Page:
The ticket: Television



The Jinx: The Life and Deaths of Robert Durst 8 p.m., HBO

You might not like true-crime stories — I’m not a fan, especially when they’re on ID or on network news magazines — but this one is very well done. Here’s part three of the six-part docuseries, which is about Robert Durst, the scion of a wealthy New York real estate family who was suspected of three murders but never convicted.


Better Call Saul 10 p.m., AMC

They said it couldn’t be done. OK, I said it was unlikely that a spinoff of “Breaking Bad” could be good. But this series is highly entertaining, if not as tense and addictive and psychological as its mothership. Kudos to Bob Odenkirk for taking a relatively flat character and adding lots of dimension.



Parks and Recreation 10 p.m., NBC

NBC is moving the show to 10 p.m. for the series finale, which is strange since sitcoms rarely air that late, but which might be advantageous since it will have “The Voice” as a ratings lead-in. None of which matters in comparison to the enormity of losing this sweet and witty ensemble series. I can’t wait to see what Amy Poehler does next.


Man Seeking Woman 10:30 p.m., FXX

This one is kind of crazy, kind of brilliant, and I’m a fan. Jay Baruchel is the sweet everyman whose romantic nightmares take creepy-comic literal form. It has a touch of David Cronenberg to it. By the way, the show was created by Simon Rich, son of journalist and “Veep” producer Frank Rich.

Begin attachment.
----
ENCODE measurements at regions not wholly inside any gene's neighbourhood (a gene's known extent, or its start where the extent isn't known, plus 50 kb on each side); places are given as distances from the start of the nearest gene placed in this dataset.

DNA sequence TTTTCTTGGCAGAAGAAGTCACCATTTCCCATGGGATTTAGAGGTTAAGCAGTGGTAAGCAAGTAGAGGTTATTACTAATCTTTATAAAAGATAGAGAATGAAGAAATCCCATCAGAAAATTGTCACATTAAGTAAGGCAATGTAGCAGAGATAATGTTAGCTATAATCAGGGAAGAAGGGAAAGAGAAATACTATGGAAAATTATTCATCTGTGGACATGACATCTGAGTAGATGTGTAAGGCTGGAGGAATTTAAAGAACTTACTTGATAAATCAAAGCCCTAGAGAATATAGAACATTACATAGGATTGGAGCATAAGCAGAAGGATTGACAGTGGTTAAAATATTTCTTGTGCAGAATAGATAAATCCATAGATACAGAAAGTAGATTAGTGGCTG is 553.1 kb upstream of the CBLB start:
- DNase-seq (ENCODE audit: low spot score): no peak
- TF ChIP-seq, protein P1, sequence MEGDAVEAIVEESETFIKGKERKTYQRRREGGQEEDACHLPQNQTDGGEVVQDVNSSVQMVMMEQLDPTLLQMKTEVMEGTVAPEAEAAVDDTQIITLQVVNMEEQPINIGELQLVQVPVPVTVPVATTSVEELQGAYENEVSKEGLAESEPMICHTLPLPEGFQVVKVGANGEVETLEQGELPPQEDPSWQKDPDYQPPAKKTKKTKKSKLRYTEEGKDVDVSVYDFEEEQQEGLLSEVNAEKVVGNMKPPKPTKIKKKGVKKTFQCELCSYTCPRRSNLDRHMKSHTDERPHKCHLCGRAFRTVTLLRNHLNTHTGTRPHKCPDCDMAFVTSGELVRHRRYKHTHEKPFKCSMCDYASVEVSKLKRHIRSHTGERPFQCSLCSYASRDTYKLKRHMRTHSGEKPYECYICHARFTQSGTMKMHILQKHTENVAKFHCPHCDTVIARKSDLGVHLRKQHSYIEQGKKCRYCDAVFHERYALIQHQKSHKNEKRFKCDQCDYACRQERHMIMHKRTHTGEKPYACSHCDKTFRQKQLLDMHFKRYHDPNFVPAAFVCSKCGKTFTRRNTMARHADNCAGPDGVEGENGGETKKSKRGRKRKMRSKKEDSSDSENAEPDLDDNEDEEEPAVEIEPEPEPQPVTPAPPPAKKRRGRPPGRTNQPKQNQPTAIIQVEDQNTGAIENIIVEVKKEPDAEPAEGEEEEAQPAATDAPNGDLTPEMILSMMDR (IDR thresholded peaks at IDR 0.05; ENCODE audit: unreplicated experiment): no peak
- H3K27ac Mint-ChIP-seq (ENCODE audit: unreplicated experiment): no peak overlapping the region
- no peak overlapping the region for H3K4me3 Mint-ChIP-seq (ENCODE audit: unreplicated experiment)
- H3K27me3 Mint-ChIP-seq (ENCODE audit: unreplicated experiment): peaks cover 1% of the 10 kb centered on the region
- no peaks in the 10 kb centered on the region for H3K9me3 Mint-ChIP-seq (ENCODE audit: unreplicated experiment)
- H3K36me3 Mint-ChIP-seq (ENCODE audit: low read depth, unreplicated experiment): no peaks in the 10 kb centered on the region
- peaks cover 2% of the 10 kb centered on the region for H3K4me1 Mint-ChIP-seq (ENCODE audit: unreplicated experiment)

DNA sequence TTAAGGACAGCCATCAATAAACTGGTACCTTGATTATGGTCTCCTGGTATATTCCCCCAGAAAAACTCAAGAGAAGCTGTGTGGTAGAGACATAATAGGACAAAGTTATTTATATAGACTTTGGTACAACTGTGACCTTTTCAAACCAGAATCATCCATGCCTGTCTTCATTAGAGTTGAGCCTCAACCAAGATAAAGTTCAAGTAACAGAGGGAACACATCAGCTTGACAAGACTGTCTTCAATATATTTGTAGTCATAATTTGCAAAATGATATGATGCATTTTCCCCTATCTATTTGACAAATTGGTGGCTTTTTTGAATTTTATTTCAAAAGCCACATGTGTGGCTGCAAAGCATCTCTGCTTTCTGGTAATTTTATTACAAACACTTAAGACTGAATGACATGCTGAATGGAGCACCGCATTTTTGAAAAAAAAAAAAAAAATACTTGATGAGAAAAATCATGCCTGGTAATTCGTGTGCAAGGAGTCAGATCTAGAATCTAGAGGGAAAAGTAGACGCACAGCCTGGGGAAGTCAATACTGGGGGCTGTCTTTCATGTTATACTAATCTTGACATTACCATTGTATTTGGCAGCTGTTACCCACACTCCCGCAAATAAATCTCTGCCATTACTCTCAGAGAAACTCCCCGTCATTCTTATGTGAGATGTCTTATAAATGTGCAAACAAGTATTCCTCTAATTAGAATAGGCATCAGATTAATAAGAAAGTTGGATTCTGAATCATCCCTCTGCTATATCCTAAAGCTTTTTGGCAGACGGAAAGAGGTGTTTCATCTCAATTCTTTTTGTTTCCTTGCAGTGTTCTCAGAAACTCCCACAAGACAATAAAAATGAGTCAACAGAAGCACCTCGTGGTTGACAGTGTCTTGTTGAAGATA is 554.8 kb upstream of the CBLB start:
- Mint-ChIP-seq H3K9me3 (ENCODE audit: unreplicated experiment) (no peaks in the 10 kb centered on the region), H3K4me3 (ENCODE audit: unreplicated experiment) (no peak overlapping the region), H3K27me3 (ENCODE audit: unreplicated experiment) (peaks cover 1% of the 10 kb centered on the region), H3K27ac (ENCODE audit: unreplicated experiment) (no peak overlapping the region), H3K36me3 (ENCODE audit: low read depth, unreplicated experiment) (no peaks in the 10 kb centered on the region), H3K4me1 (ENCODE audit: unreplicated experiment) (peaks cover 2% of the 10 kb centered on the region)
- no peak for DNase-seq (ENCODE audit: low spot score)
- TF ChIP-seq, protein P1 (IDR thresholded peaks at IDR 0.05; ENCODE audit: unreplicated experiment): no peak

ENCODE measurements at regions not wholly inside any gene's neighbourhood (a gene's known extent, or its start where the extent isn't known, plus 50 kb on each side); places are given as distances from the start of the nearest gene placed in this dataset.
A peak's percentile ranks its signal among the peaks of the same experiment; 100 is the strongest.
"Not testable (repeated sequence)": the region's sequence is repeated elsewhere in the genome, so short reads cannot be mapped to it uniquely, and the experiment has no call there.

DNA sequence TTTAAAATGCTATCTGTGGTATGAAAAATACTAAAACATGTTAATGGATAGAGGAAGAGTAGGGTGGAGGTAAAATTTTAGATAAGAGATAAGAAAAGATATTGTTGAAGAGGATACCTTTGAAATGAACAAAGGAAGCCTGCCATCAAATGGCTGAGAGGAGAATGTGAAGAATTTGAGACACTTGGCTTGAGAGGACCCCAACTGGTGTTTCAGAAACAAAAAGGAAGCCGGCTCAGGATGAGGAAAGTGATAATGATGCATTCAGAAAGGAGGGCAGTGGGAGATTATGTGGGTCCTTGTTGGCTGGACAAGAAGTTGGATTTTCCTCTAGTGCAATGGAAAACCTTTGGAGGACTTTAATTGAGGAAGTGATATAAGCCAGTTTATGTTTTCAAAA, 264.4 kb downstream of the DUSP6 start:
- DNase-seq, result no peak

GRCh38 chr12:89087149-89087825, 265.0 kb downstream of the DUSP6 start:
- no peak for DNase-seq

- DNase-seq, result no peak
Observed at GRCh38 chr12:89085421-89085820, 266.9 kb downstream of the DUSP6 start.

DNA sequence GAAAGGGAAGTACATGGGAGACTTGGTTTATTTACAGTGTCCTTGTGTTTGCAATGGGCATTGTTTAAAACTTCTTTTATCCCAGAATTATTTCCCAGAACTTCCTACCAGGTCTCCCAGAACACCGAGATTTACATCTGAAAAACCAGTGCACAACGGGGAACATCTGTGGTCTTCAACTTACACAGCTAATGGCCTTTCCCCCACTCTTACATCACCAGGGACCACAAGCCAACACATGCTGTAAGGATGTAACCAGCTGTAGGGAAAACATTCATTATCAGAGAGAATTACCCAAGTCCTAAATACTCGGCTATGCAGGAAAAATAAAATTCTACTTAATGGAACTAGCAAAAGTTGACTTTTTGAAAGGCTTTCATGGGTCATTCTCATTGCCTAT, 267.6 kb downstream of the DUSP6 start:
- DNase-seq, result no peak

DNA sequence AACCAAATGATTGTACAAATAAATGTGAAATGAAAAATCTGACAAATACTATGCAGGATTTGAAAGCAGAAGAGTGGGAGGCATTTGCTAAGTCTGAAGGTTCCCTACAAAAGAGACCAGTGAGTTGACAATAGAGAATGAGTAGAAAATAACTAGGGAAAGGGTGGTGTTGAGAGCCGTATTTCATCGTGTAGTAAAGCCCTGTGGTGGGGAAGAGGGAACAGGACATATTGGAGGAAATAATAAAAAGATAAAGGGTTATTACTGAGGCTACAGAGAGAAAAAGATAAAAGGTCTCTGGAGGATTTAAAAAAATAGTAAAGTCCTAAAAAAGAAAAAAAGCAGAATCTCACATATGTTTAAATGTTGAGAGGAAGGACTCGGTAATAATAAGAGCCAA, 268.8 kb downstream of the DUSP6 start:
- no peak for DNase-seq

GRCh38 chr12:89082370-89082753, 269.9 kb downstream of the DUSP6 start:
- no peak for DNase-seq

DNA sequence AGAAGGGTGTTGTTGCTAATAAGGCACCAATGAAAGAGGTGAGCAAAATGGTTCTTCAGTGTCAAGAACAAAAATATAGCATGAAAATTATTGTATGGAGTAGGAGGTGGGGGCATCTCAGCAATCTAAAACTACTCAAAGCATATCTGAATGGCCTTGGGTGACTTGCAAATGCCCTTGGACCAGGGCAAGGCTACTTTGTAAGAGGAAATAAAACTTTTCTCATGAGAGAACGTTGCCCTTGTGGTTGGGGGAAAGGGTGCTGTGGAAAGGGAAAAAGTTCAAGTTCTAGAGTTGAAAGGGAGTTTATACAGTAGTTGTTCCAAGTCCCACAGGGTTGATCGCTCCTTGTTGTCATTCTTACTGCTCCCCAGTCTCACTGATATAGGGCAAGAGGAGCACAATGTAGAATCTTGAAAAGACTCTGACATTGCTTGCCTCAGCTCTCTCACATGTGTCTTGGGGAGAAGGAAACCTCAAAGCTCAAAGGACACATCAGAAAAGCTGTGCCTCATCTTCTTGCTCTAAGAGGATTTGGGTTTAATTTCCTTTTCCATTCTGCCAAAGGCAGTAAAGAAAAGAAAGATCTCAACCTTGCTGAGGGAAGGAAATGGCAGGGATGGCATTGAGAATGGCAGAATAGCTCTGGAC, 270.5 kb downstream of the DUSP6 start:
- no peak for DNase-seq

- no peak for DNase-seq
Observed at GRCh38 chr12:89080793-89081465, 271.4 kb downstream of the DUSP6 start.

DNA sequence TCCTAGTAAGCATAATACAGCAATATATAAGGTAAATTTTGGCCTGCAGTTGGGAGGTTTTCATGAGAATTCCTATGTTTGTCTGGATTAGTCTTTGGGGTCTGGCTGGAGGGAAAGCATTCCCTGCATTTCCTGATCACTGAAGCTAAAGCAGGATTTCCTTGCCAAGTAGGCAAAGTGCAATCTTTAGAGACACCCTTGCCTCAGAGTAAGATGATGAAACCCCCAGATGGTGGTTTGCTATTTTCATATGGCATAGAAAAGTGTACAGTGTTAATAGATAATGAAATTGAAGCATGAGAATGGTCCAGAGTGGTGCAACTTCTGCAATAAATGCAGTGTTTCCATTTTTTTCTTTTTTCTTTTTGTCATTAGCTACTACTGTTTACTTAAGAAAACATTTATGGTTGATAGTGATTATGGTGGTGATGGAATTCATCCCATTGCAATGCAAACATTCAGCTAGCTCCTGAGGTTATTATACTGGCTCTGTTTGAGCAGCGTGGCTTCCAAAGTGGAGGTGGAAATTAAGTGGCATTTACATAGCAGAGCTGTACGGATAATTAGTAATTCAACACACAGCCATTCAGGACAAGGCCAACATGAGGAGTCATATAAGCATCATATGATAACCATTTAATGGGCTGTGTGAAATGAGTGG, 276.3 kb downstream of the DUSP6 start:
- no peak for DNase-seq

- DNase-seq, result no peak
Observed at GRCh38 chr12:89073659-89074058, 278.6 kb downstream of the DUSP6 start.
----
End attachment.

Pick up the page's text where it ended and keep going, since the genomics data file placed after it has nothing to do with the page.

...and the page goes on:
Vikings 10 p.m., History

This series, back for season three, is spiritual, romantic, and extremely violent. It’s not for everyone, especially its portrait of brutality, which unfolds in long and brilliantly choreographed battle scenes; but it’s definitely for me. There’s something intriguing about the vikings’ pagan belief system and their primitive survival instincts.



La Dolce Vita: The Music of Italian Cinema 9 p.m., WGBH 2

This installment of “Great Performances” features themes from Italian cinema by composers such as Luis Bacalov, Stelvio Cipriani, Ennio Morricone, and Nino Rota. The New York Philharmonic performs them, under Alan Gilbert, with guests Josh Groban, Renée Fleming, and Joshua Bell.


The Fall, streaming, Netflix

Fans of this series were aware of Jamie Dornan before “Fifty Shades of Grey.” He is masterfully creepy as a serial killer on “The Fall,” in the kind of performance that makes you wonder whether your quiet friends aren’t leading secret lives. If you’re looking for a binge, there are two short seasons available. MATTHEW GILBERT

Matthew Gilbert can be reached at Follow him on Twitter @MatthewGilbert.